An editorial by Ken Hable
It’s news that may come as a bit of a shock to imaging directors and others in healthcare technology management (HTM). One day, the manufacturer of a key piece of medical imaging equipment in your facility notifies you that the system is about to reach end of life (EOL).
This means you’ll no longer be able to secure a service contract with the OEM to maintain the equipment, and you must pay to get it serviced under “time and materials,” if that’s an option at all. You’re warned that technical support for this model is being phased out and reliable replacement parts could be hard to find.
To ease your concerns, the OEM likely points you towards a newer version of the system. A sales rep may even offer to buy back your old device and give you credit towards the updated model.
But the truth is, EOL does not mean the end for medical imaging equipment. In many cases, these systems can still be a valuable part of your install base, especially if you have a strategy for servicing and repairing the equipment without the manufacturer’s involvement.
A shift in OEM sales strategy
This wasn’t always the way medical imaging equipment manufacturers operated. I remember when many OEMs wanted decision makers in healthcare technology to view the procurement of their products as an investment in something long-lasting and of the highest quality.
Is EOL the end, or can older imaging
equipment continue to provide value?
Yet, while OEMs such as Siemens, Philips and GE still provide top-of-the-line imaging systems, they are much more likely to encourage imaging directors to frequently upgrade their equipment. In fact, the sales cycle is as short as two years. That certainly seems like an awfully brief timeframe for a piece of technology that can cost hundreds of thousands, if not millions, of dollars.
A former colleague of mine, who once worked as a field service engineer (FSE) for a top OEM, recalls a time when his employer focused on profitability by servicing quality equipment so it could maintain an install base in its customers’ facilities. But in recent years, he saw the focus on equipment service diminish. FSEs were cut as the manufacturer expanded its offering, focusing instead on product development with new options coming out each year.
The manufacturers didn’t come to this sales strategy on their own. In many ways, they are simply giving their customers what they desire: the very latest in medical imaging technology.
Many hospitals and imaging clinics want to be able to make the statement that their facilities have the latest and greatest equipment with all the features and enhancements that make them appear to be the most innovative and experienced option for patients in need of imaging services.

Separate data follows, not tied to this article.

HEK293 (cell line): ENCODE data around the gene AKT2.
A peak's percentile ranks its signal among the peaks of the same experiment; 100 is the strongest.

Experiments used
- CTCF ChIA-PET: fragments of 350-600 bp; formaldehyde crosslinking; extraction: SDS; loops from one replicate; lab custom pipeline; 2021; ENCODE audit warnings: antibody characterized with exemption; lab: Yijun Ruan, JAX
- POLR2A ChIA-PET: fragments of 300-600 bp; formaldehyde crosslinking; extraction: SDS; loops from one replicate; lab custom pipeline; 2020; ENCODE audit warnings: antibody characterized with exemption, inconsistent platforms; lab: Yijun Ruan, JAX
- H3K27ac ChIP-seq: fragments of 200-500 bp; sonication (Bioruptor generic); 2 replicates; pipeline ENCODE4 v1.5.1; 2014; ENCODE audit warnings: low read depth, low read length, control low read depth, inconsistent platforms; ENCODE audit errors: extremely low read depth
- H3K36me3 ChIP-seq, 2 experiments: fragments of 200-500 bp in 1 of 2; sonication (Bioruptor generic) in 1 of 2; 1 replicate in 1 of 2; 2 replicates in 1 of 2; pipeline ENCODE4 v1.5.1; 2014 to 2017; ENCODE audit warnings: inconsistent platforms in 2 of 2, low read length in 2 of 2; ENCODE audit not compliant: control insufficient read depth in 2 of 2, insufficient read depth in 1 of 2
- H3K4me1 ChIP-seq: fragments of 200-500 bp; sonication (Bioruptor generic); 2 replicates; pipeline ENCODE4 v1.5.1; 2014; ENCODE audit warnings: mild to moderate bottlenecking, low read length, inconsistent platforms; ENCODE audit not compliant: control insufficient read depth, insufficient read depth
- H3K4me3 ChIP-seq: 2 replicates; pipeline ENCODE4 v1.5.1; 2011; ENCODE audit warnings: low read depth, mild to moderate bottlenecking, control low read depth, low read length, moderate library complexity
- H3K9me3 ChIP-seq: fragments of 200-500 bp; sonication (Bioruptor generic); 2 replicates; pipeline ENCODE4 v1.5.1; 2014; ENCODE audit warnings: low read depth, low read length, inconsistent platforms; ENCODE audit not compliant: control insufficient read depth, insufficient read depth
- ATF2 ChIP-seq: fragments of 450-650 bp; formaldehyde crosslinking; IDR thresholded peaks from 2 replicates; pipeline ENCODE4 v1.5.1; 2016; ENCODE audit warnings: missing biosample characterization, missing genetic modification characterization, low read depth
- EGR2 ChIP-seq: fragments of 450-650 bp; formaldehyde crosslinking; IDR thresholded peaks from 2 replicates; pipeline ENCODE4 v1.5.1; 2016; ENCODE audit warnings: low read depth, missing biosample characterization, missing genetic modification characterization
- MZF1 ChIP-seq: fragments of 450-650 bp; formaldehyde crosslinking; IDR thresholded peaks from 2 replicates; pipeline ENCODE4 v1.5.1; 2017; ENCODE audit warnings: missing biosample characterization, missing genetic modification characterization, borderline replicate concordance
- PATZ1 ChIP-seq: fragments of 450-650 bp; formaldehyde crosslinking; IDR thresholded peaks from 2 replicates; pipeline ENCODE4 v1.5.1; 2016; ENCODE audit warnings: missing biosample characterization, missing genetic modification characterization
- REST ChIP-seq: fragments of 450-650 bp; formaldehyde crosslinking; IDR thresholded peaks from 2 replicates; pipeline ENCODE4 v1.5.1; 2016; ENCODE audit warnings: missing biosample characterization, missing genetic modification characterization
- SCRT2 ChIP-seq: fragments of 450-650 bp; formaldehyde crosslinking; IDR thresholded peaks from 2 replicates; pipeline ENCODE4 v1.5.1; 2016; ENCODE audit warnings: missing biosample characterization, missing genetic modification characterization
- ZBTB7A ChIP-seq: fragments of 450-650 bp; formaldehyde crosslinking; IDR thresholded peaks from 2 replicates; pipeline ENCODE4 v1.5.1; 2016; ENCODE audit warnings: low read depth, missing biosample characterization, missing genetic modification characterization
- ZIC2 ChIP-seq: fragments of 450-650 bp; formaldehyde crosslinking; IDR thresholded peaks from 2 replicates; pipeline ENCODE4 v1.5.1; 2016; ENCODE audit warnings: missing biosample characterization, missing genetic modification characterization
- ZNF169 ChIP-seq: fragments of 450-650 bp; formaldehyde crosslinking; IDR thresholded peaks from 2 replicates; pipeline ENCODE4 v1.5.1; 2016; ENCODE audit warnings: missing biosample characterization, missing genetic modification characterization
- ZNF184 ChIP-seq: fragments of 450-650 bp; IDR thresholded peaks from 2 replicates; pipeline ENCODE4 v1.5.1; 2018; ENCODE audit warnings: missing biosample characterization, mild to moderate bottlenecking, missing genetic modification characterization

Healthcare is an extremely competitive industry, and anything that gives you an edge over the clinic on the other side of town may seem like a major advantage. But deep down, we all know it is the people using your equipment to serve patients that makes the real difference, not the technology.
Examining your options for EOL imaging equipment
While there is absolutely nothing wrong with wanting the latest imaging equipment in your healthcare facility, that strategy may not be feasible for every organization. There are many reasons to keep older medical imaging devices around, even after the OEM stops supporting it.
Avoiding system downtime is crucial for any medical imaging department. A slightly older piece of radiography or fluoroscopy equipment, for example, could serve as an adequate backup for when your main system has an issue requiring service. This ensures you can continue to scan patients uninterrupted, and you won’t lose them to another clinic.
The idea that it will be difficult to service and maintain imaging equipment that has reached EOL is a bit of a falsehood in many cases.
Look beyond the OEM for assistance with service, parts and support for EOL imaging devices.
Think of the automotive world as a comparison. There are many more independent auto mechanics with experience working on 2010 or 2015 models of a vehicle than those who can fix the newest versions on the market. It’s also more likely that there will be a larger supply of affordable parts for those older vehicles.
It works the same way in medical imaging. Independent service organizations likely have imaging engineers who know how to service EOL equipment quite well, and your options for sourcing quality-assurance tested replacement parts from providers with a low DOA rate are also good.
Be wary of OEM sales reps who try to convince you that only their people can service and maintain your imaging equipment. This may be true for brand new systems, but there is a network of capable medical imaging professionals and independent partners who can help you get the most out of your equipment investments.
Some of those people may already be working for your organization. With the right training and access to technical support, biomedical engineering technicians (BMETs) can learn to troubleshoot basic problems and conduct regular preventive maintenance on imaging devices.
The choice is yours to make. You can constantly chase the latest technology, or you can be strategic about when you purchase new imaging equipment. If you take advantage of a network of partners and in-house talent, a good piece of medical imaging equipment could provide value for 20 years or more. There certainly is life after EOL when you have access to trusted resources.
About the author: Ken Hable, MD, BSRT is director of engineering and training at Technical Prospects